The Grambling State University football team moved up in the rankings in two of the three weekly polls on Monday.The Tigers picked up a 36-21 victory at home over Jackson State and have won two consecutive games after beginning the season with a loss at Tulane.Grambling State moved up three spots in the FCS Coaches Top 25 poll to No. 22 and jumped up two spots to No. 22 in the STATS FCS Top 25 Poll. The Tigers remained in the No.
If I started a course under the Free Scheme Initiative, and dropped it in favour of a different course, would I still be eligible for the Free Scheme Initiative? It would depend on when you would drop out. You don’t tend to lose the free fees if you drop out before the end of October. It varies as the academic year goes on. I would advise you to check the dates with the registration/fees office. Each institution may vary with dates.
My son wanted to do commerce in UCD but has fallen short on the points. Are there other level 7 courses (PLCs/other colleges) that he should explore so that he might be in a position to transfer to commerce next year? Yes. Commerce is part of the FETAC Higher Education Links Scheme and hence has 7 places set aside for applicants coming in through the PLC route. The PLC course that is linked to it is as below and you can see the module information for that course that must be met.
Muck Rack makes it simple to find people, tweets, or articles that mention any name, keyword, company, hashtag etc. We've compiled this guide to help you make the most of your search.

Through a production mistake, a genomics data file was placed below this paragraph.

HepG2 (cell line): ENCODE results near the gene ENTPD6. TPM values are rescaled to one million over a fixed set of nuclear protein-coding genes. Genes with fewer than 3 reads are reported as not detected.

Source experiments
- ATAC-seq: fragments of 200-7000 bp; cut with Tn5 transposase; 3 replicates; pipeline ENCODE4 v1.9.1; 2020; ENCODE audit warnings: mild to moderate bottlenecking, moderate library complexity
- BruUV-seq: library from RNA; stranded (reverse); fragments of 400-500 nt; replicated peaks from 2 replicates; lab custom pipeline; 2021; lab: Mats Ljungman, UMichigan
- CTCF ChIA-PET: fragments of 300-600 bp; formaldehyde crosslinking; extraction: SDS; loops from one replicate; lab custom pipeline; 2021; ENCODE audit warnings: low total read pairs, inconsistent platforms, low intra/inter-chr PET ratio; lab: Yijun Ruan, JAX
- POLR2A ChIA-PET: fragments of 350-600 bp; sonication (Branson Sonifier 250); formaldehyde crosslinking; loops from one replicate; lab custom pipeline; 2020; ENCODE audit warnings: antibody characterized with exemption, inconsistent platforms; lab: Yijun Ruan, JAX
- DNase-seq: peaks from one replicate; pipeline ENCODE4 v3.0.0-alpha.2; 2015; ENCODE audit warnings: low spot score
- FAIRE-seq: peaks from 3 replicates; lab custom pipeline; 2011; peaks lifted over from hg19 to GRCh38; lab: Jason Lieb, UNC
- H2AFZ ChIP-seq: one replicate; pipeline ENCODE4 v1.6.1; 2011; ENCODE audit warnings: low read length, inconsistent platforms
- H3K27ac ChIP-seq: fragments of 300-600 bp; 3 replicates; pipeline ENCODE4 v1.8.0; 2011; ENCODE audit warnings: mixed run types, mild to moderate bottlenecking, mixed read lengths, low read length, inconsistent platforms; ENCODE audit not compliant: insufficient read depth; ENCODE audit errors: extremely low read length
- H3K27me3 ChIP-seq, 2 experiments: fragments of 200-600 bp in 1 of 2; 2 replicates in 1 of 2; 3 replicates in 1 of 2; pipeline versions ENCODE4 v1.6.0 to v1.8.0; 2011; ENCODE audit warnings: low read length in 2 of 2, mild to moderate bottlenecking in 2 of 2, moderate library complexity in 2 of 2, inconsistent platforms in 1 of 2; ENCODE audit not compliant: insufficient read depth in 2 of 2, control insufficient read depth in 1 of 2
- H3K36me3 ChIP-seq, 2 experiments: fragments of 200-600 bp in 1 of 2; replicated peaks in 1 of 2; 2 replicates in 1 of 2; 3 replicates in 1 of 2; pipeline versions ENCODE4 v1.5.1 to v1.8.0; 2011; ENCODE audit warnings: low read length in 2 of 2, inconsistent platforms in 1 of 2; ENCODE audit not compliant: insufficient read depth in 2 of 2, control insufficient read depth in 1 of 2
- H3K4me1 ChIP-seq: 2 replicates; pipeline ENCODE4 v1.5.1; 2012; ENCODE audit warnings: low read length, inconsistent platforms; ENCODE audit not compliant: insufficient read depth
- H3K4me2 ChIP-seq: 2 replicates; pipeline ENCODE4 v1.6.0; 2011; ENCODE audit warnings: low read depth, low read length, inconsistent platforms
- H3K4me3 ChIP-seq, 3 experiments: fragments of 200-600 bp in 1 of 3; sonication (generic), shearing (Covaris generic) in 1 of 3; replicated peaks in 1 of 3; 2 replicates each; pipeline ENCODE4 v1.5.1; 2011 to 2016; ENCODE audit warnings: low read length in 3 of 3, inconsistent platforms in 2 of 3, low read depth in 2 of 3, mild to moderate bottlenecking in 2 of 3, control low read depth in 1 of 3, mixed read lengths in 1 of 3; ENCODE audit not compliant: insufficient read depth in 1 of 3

Selecting a term
Start searching tweets, articles from media outlets, articles mentioned in tweets, journalists'
names, titles and bios with some suggested searches:
Companies or Topics (e.g. iPhone, Microsoft)
Phrases (e.g. "cloud computing") — use quotes to keep the terms together
Twitter handles (e.g. @username) — returns those who have mentioned or replied to
Names (e.g. "David Pogue")
Hashtags (e.g. #sxsw, #london2012)
Bio details (e.g. vegan, Olympics, father)
Muck Rack's Advanced Search allows for many boolean operators.
Find results that mention multiple specified terms, use AND or
+. For example, ensure each result contains both Elon Musk and Mark Zuckerberg by
searching Obama AND Romney or Obama + Romney.
Use the operators OR or , to broaden your search when you'd like either of
multiple terms to appear in results. (This is the default behavior of our search when no operators
are used.) For example, search for democrat OR republican to find results that refer to
Democrats and/or Republicans.
Use NOT or - to subtract results from your search. For
example, searching Disney will yield results about the Walt Disney Company as well as Walt Disney
World Resort. To exclude mentions of Disney World, search for Disney -World or Disney
When using one of these operators with a phrase, enclose it in quotation marks. For example, you can
find results about smartphones excluding Apple's iPhone 4S by searching smartphone -"iPhone
Exact case matching or punctuation
If you're searching for a brand name or keyword that relies on specific punctuation marks or capitalization, you can
find results that match your exact query by adding matchcase: before the keyword you're searching for, like matchcase:E*TRADE .
Use parentheses to separate multiple
boolean phrases. For example, to find journalists talking about having fun in Disney World or
Disneyland, search for ("disney world" OR disneyland) AND fun.
An asterisk can be used to search for any variation of a root word truncated by the asterisk. For example, searching for admin* will return results for administrator, administration, administer, administered, etc.
A near operator is an AND operator where you can control the distance between the words. You can vary the distance the near operation uses by adding a forward slash and number (between 0-99) such as strawberries NEAR/10 "whipped cream", which means the strawberries must exist within 10 words of "whipped cream".